The Government of Manitoba promises public consultations on a new peat lands management strategy will start before the end of February 2012.
View February 2, 2012 Wilderness Committee For Peat's Sake - A gathering to celebrate World Wetlands Day page
Watch February 2, 2012 CBC video coverage
View February 2, 2012 CBC coverage
View January 30, 2012 Winnipeg Free Press article
View January 23, 2012 Nature Manitoba submission to Manitoba Conservation Environmental Licensing and Assessment Branch
Public Pressure is building for the Manitoba Government to honour the spirit of its own laws and stop the rapid expansion of the peat industry, following the outcry over a proposed peat extraction project inside a provincial park.
Sun Gro Canada has applied for an Environment Act license for the proposed "Hay Point Peat Mine Development (Public Registry file #5548.00)" inside Hecla / Grindstone Provincial Park.
The proposed peat extraction project has not been approved and the public is being encouraged to submit comments to Darell Ouimet (darrell.ouimet[at]gov.mb.ca) at the Environmental Assessment and Licensing Branch (EALB). EALB is required to consider the comments received when making a licensing decision. Comments must be submitted by February 3, 2012 and include a reference to Public Registry file #5548.00, Hay Point Peat Mine Development."
The Liberal Party of Manitoba and Green Party of Manitoba held a joint press conference, with Manitoba Wildlands and the Wilderness Committee January 10, 2012 in response to the proposed peat mine in Hecla / Grindstone Provincial Park.
Concerned public citizens gathered at the Robert A. Steen Community Centre in Winnipeg Manitoba January 11, 2012 to discuss how to best protect peat lands in Manitoba. Numerous Hecla / Grindstone cottage owners, representatives of affected first nations, representatives from several environmental non-governmental organizations (ENGOs), and Manitoba Government aides were all in attendance.
Manitoba Premier Greg Selinger has claimed, "The most important thing is to take a look at these applications and make sure there is no negative impacts on Lake Winnipeg."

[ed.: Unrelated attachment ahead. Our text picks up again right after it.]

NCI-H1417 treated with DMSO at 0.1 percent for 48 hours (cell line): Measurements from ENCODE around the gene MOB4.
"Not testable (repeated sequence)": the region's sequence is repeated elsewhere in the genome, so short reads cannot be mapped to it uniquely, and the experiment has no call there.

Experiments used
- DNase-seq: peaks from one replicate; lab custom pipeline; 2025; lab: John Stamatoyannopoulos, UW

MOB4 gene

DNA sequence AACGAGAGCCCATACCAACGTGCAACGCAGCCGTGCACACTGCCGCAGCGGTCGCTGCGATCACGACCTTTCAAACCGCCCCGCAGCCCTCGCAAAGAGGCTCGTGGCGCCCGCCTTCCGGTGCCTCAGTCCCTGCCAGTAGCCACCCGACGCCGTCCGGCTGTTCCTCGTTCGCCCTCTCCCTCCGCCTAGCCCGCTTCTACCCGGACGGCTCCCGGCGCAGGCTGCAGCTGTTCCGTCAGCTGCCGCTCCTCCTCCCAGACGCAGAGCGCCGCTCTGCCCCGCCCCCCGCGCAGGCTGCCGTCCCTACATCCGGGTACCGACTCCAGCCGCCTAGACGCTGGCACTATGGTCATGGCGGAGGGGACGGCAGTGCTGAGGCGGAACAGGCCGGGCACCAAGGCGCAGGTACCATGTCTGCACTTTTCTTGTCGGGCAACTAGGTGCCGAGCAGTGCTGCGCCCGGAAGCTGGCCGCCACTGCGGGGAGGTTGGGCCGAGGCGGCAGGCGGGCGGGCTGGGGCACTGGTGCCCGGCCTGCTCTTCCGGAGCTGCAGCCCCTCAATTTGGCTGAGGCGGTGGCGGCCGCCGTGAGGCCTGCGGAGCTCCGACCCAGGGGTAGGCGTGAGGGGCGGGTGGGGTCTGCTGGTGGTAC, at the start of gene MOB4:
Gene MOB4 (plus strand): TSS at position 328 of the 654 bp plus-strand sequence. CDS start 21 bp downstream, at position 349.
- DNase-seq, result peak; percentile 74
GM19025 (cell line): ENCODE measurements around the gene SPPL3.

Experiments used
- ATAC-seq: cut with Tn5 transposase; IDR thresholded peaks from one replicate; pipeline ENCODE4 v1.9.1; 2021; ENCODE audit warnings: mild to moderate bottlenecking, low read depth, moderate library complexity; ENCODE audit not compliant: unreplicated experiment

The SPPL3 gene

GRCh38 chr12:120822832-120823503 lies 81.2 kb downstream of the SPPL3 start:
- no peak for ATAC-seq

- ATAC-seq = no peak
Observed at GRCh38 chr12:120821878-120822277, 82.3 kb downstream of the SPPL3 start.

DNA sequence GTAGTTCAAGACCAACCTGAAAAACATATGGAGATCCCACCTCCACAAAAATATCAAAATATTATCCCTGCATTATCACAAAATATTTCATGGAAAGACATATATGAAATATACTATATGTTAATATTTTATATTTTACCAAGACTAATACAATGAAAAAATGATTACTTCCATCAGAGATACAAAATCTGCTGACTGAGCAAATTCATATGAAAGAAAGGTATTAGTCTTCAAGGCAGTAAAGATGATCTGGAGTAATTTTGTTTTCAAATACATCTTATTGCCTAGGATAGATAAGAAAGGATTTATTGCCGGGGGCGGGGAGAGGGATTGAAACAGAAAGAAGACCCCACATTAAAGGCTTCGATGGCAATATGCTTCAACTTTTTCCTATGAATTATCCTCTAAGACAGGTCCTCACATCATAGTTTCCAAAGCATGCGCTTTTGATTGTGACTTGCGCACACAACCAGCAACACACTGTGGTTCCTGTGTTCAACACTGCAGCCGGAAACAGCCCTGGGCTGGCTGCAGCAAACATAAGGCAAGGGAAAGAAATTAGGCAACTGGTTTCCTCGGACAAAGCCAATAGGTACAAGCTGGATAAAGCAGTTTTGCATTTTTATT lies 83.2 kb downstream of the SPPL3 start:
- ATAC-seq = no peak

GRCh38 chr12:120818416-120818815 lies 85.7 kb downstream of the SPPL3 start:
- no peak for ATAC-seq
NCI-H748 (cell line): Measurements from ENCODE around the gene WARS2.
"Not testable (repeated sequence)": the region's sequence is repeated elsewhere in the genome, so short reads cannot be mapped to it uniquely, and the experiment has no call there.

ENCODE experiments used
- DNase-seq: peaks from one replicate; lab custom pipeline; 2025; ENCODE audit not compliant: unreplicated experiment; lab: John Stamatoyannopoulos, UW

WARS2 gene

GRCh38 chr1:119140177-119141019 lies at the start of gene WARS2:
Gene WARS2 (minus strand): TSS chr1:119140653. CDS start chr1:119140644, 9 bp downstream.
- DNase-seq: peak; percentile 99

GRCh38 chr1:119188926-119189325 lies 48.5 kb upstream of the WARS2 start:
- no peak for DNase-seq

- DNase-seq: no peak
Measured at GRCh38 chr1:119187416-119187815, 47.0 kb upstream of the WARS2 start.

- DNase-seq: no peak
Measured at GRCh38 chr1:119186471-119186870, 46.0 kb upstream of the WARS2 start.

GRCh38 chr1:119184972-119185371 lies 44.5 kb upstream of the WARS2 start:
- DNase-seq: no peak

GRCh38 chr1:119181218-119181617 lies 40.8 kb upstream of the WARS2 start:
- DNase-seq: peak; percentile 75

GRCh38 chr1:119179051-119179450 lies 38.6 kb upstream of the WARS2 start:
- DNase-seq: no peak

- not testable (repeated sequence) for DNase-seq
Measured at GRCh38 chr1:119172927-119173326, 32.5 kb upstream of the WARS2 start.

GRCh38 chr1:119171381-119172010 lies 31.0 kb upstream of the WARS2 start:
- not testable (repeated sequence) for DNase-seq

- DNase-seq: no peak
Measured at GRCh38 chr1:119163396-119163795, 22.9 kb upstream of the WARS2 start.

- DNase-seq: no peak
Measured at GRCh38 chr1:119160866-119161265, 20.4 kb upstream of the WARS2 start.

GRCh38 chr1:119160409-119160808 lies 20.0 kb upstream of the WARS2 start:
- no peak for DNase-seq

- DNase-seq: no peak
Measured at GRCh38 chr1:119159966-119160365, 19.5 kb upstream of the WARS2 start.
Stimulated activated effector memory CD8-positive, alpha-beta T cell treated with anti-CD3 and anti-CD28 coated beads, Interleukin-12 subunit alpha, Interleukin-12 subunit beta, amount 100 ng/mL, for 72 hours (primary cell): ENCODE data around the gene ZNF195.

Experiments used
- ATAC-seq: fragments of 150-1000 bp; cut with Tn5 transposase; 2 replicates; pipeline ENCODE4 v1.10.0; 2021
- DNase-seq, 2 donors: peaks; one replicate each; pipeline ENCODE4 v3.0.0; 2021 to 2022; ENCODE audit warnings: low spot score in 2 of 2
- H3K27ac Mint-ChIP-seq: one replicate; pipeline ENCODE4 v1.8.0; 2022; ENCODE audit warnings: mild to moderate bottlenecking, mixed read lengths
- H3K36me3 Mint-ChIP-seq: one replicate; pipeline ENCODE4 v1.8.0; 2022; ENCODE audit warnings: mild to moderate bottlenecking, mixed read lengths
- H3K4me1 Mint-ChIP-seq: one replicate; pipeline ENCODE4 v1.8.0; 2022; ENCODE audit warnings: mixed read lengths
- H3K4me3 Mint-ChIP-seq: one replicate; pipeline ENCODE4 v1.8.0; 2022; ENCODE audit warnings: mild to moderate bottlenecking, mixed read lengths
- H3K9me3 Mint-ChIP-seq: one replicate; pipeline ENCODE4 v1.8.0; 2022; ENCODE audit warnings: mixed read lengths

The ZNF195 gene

Yet the licensing process is still moving forward despite: 1) a new law, The Save Lake Winnipeg Act, enacted June 2011 that the Manitoba Government claimed would stop rapid expansion of the peat industry in Manitoba; and 2) concerns raised by Manitoba Conservation Parks & Natural Areas branch that the proposed peat mine at Hecla/Grindstone Provincial Park could pose a fire risk for cottagers, damage the park's only road and harm habitat for Manitoba's dwindling moose population.
According to information obtained by Manitoba Wildlands from the Manitoba Government, 184 peat quarry leases have been granted in Manitoba meaning that more than 30,000 hectares peat lands could potentially be subject to peat mining – almost twice as much as the 17,000 hectares of peat land currently in production across Canada.
View January 6, 2012,
January 10, 2012,
January 12, 2012 Winnipeg Free Press articles
View January 11, 2012 Interlake Spectator article
View January 11, 2012 CJOB 680AM (Winnipeg) coverage
View January 10, 2012 CBC News article
View January 10, 2012 Manitoba Green Party Leader James Beddome blog post
View January 10, 2012 Manitoba Green Party press release
View January 10, 2012 Manitoba Liberal Leader Jon Gerrard blog post
View January 10, 2012 Liberal Party press release
View Wilderness Committee, Write Wild - Provincial Park Threatened by Peat Mining Operation
View Sun Gro Horticulture Canada Ltd. - Hay Point Peat Mine Development (PR file #5548.00) Environmental Assessment Proposal (PDF)
View Manitoba Wildlands Reality Check #32 – How Many Peat Leases in Manitoba?
Source: Winnipeg Free Press, Government of Manitoba
The comments deadline for an environmental proposal to mine peat inside Hecla / Grindstone Provincial Park has been extended till February 3, 2012. The previous deadline, as reported December 30, 2011 by Manitoba Wildlands, was January 16, 2011.
Peatlands act as important water filters, reducing harmful nutrients that enter the lake. Peat bogs also serve as important carbon sinks, and mining them releases both carbon and methane into the atmosphere.